Much of the play develops through different varieties of chaos, as the characters experience confusion, mistaken identities, drunkenness, betrayal, and much more. It is a wonderful blend of setups, punchlines, running gags, and situational comedy that all comes together to form one smart, wacky plot. The cast pulls this off seamlessly, shifting from drunken monologues to physical gags and more with ease. 

While much of Moon Over Buffalo is meant to make the audience cackle in their seats, there is another aspect to the plot that adds a somewhat introspective layer to the production as a whole. Not only does the show follow the antics of a theatre troupe, but the staging also presents these characters in the green room of their very theater. These choices, along with many dialogues and jokes on the topic of acting and life in the theater, create a meta layer to Moon Over Buffalo. Much of the issues that drive the characters’ motivations stem from their life in theater, as they either want to break free from it or hold on to it with all they have. 

This reflective facet of the production works in tandem with the sharp comedic motif that drives it, as the viewer is able to crack up one minute and think about the subtle implications of some of the jokes the next. Neither outshines the other; instead, each of these driving aspects works in unison through the superb acting of the student performers and creates a production that is bright and entertaining. The cast will be putting on three more performances of the show at 7:30 p.m. on Friday, April 12 and Saturday, April 13 as well as Sunday, April 14 at 2 p.m. Tickets are on sale online and at the Smith Center ticket office for anyone interested in a humor-filled spectacle.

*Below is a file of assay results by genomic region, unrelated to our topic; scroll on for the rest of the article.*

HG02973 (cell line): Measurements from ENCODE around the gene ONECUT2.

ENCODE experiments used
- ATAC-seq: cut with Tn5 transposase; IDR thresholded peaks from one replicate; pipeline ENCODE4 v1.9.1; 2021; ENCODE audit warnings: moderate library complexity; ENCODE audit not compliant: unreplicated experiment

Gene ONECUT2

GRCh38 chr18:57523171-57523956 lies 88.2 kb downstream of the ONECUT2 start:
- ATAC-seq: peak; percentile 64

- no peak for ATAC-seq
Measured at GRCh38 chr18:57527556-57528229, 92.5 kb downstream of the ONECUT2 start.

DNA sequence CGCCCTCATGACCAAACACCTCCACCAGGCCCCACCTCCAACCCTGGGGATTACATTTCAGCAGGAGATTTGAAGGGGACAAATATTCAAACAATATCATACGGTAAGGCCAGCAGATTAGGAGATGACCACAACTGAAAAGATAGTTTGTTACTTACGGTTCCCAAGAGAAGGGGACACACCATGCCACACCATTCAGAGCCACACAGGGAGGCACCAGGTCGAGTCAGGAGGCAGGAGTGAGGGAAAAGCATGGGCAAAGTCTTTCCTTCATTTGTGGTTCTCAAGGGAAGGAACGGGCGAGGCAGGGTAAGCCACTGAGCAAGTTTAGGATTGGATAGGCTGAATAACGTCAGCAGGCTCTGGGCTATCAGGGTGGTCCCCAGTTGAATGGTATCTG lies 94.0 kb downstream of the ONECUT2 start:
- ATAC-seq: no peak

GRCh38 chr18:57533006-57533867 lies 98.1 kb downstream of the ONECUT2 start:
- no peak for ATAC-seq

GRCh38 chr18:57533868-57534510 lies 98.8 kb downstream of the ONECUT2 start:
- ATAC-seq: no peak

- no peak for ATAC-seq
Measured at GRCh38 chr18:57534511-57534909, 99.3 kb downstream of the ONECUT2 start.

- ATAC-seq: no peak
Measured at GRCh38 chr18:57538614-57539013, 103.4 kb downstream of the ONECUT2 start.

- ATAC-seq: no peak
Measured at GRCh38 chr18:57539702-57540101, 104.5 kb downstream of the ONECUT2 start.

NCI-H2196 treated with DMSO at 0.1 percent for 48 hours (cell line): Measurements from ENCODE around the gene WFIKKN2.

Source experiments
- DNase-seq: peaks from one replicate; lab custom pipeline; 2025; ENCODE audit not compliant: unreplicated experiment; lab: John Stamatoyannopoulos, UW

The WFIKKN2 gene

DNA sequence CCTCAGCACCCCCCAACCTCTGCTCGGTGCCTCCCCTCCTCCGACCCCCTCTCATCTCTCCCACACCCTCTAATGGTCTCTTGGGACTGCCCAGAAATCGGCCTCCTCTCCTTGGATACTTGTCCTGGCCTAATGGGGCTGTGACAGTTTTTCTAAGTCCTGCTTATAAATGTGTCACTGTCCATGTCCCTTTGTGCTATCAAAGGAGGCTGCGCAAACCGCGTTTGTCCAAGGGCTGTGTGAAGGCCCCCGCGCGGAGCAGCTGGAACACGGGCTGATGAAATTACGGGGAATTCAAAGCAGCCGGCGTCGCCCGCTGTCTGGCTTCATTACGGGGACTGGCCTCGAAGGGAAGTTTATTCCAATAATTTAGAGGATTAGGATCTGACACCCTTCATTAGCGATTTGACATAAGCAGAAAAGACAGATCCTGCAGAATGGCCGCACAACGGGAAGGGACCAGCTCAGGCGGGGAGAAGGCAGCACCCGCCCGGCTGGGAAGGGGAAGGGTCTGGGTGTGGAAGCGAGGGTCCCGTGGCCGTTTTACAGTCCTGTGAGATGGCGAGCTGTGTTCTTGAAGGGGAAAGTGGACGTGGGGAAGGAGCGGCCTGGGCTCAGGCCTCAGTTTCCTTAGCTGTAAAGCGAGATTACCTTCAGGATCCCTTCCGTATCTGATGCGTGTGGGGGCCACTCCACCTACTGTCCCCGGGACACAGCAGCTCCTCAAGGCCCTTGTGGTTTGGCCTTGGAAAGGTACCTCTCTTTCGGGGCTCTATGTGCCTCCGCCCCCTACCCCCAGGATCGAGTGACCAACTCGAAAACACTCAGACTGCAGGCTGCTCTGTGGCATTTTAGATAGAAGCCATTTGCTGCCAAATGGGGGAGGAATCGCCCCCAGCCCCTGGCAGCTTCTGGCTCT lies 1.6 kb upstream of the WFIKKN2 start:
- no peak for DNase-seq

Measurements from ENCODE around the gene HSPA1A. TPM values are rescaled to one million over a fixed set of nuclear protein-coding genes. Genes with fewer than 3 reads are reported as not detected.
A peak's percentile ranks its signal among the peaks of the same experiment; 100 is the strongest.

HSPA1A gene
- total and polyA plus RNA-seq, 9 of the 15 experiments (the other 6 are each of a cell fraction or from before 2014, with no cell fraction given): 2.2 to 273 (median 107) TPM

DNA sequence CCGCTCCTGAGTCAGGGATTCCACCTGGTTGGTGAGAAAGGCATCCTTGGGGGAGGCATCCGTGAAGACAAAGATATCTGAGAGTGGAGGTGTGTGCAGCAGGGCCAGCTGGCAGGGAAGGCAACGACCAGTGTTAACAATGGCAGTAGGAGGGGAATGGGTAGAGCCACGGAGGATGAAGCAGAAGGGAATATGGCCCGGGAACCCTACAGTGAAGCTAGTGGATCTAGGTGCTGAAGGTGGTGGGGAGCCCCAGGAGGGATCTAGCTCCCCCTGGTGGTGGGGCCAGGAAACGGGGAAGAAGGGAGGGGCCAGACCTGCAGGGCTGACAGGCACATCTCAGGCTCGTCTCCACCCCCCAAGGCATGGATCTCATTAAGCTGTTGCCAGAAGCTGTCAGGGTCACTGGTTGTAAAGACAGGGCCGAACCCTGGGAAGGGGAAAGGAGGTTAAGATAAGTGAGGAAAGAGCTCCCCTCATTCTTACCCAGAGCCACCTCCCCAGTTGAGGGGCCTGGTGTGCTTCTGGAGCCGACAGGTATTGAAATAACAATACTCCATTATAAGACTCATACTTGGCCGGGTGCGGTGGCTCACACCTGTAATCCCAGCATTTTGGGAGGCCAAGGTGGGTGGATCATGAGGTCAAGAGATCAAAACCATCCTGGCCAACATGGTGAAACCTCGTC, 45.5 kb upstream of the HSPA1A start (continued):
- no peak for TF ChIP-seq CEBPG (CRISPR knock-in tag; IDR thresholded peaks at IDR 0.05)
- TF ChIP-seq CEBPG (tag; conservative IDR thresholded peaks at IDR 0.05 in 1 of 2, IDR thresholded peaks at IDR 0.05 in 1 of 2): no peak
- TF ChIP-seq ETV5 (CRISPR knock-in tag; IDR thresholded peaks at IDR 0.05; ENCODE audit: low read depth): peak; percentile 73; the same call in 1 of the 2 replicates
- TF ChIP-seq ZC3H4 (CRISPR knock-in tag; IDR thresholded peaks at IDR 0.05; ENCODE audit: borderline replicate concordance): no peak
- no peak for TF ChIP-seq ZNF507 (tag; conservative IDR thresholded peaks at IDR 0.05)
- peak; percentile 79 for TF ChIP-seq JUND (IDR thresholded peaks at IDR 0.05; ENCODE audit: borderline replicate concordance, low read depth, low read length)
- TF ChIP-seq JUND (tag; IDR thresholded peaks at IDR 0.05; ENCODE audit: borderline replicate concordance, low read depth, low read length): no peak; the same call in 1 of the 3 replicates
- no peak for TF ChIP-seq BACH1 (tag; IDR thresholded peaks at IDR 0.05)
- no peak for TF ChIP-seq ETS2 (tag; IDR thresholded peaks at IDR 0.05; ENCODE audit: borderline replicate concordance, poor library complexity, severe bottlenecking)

Stagediving, Sweat, and Support

by The Cowl Editor on April 4, 2019


Mom Jeans and Company Bring Life to The Met

by Peter Keough ’20 A&E Staff